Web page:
My heart, you may suppose, cannot return his attachment, for I have seen very little of him, and have not had time to form any judgment, except that I think nothing could tempt me to leave my own dear friends and my own country to live in Sweden. My dearest aunt, I write to you the first moment, as, next to my father and mother, no person in the world feels so much interest in all that concerns me. I need not tell you that my father,
“Such in this moment as in all the past,”
is kindness itself — kindness far superior to what I deserve, but I am grateful for it.
A few days later she writes to her cousin:—
I take it for granted, my dear friend, that you have by this time seen a letter I wrote a few days ago to my aunt. To you, as to her, every thought of my mind is open. I persist in refusing to leave my country and friends to live at the court of Stockholm. And he tells me (of course) that there is nothing he would not sacrifice for me except his duty; he has been all his life in the service of the King of Sweden, has places under him, and is actually employed in collecting information for a large political establishment. He thinks himself bound in honor to finish what he has begun. He says he should not fear the ridicule or blame that would be thrown upon him by his countrymen for quitting his country at his age, but that he would despise himself if he abandoned his duty for any passion. This is all very reasonable, but reasonable for him only, not for me, and I have never felt anything for him but esteem and gratitude.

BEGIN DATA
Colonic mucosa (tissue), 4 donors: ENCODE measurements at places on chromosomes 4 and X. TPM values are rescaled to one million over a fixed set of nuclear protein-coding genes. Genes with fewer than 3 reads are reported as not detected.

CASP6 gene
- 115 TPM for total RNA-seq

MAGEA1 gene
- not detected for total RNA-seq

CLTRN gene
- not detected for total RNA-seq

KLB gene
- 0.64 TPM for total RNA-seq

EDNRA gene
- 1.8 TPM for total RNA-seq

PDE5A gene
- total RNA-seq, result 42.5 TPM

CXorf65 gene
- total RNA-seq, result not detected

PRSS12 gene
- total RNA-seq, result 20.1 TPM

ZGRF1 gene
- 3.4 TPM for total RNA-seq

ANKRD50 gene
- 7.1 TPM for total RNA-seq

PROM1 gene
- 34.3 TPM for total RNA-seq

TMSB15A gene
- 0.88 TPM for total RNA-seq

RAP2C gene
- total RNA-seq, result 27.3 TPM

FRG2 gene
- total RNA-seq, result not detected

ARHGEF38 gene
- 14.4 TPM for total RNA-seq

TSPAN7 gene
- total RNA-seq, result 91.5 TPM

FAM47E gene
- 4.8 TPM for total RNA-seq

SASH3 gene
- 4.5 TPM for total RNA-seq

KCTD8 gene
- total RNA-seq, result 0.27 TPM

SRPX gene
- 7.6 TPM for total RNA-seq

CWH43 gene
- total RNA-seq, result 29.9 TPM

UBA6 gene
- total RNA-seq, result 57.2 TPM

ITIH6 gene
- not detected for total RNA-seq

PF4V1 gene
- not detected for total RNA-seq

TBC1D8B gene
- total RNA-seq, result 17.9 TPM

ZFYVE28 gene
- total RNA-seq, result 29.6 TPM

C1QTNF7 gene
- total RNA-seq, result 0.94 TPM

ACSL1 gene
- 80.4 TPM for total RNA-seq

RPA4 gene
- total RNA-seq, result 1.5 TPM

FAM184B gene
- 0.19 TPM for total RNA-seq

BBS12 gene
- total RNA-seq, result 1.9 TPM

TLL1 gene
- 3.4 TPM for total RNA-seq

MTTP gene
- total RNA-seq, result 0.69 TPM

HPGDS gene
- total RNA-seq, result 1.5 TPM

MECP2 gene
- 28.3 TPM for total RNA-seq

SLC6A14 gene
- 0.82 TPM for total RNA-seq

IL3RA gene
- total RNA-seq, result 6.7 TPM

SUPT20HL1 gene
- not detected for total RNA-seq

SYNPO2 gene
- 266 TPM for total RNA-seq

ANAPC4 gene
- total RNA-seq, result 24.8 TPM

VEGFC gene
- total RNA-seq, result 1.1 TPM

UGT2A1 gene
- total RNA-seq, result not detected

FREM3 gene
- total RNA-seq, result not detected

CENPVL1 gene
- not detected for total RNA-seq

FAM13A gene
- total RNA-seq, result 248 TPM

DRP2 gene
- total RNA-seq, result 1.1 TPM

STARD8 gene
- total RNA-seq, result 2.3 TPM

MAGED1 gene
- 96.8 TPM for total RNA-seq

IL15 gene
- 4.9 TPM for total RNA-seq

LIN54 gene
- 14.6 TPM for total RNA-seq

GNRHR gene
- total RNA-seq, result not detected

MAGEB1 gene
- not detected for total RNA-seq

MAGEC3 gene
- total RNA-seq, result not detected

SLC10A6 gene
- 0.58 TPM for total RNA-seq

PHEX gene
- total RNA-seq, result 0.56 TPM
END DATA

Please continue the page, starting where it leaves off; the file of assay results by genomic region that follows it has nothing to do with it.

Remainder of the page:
Mrs. Edgeworth supplements these letters in the unpublished memoir of her stepdaughter, which she wrote for her family and nearest friends. She says:—
Even after her return to Edgeworthstown it was long before Maria recovered the elasticity of her mind. She exerted all her powers of self-command, and turned her attention to everything which her father suggested for her to write. But Leonora, which she began immediately after our return home, was written with the hope of pleasing the Chevalier Edelcrantz; it was written in a style which he liked, and the idea of what he would think of it was, I believe, present to her in every page she wrote. She never heard that he had even read it. From the time they parted at Paris there was no sort of communication between them; and beyond the chance which brought us sometimes into company with travellers who had been in Sweden, or the casual mention of M. Edelcrantz in the newspapers or the scientific journals, we never heard more of one who had been of such supreme interest to her, as to us all at Paris, and of whom Maria continued to have all her life the most romantic recollection.
Miss Edgeworth’s self-control was manifested at once. In none of her other letters does the matter recur; they are as chatty and lively as ever; but the incident throws much light both upon her character and the precepts of repression of feelings she loved to inculcate. She had not merely preached, but practiced them.